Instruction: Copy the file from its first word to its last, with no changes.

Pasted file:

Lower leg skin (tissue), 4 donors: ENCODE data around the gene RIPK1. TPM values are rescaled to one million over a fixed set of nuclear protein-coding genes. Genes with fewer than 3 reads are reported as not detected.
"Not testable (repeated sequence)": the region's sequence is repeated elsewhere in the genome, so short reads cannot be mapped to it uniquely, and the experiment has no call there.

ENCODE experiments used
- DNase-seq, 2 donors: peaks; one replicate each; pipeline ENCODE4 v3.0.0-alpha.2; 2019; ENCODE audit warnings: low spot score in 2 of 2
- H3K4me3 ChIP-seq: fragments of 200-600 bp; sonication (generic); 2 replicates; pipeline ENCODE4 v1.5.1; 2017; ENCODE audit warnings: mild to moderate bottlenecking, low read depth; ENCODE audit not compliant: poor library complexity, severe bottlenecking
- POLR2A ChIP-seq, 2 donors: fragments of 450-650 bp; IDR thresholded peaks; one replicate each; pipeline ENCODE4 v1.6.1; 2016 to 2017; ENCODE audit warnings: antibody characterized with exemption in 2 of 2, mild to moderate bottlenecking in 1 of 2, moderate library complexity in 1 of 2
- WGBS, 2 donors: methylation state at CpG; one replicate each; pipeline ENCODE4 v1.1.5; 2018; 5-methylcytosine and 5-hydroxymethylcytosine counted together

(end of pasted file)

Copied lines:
Lower leg skin (tissue), 4 donors: ENCODE data around the gene RIPK1. TPM values are rescaled to one million over a fixed set of nuclear protein-coding genes. Genes with fewer than 3 reads are reported as not detected.
"Not testable (repeated sequence)": the region's sequence is repeated elsewhere in the genome, so short reads cannot be mapped to it uniquely, and the experiment has no call there.

ENCODE experiments used
- DNase-seq, 2 donors: peaks; one replicate each; pipeline ENCODE4 v3.0.0-alpha.2; 2019; ENCODE audit warnings: low spot score in 2 of 2
- H3K4me3 ChIP-seq: fragments of 200-600 bp; sonication (generic); 2 replicates; pipeline ENCODE4 v1.5.1; 2017; ENCODE audit warnings: mild to moderate bottlenecking, low read depth; ENCODE audit not compliant: poor library complexity, severe bottlenecking
- POLR2A ChIP-seq, 2 donors: fragments of 450-650 bp; IDR thresholded peaks; one replicate each; pipeline ENCODE4 v1.6.1; 2016 to 2017; ENCODE audit warnings: antibody characterized with exemption in 2 of 2, mild to moderate bottlenecking in 1 of 2, moderate library complexity in 1 of 2
- WGBS, 2 donors: methylation state at CpG; one replicate each; pipeline ENCODE4 v1.1.5; 2018; 5-methylcytosine and 5-hydroxymethylcytosine counted together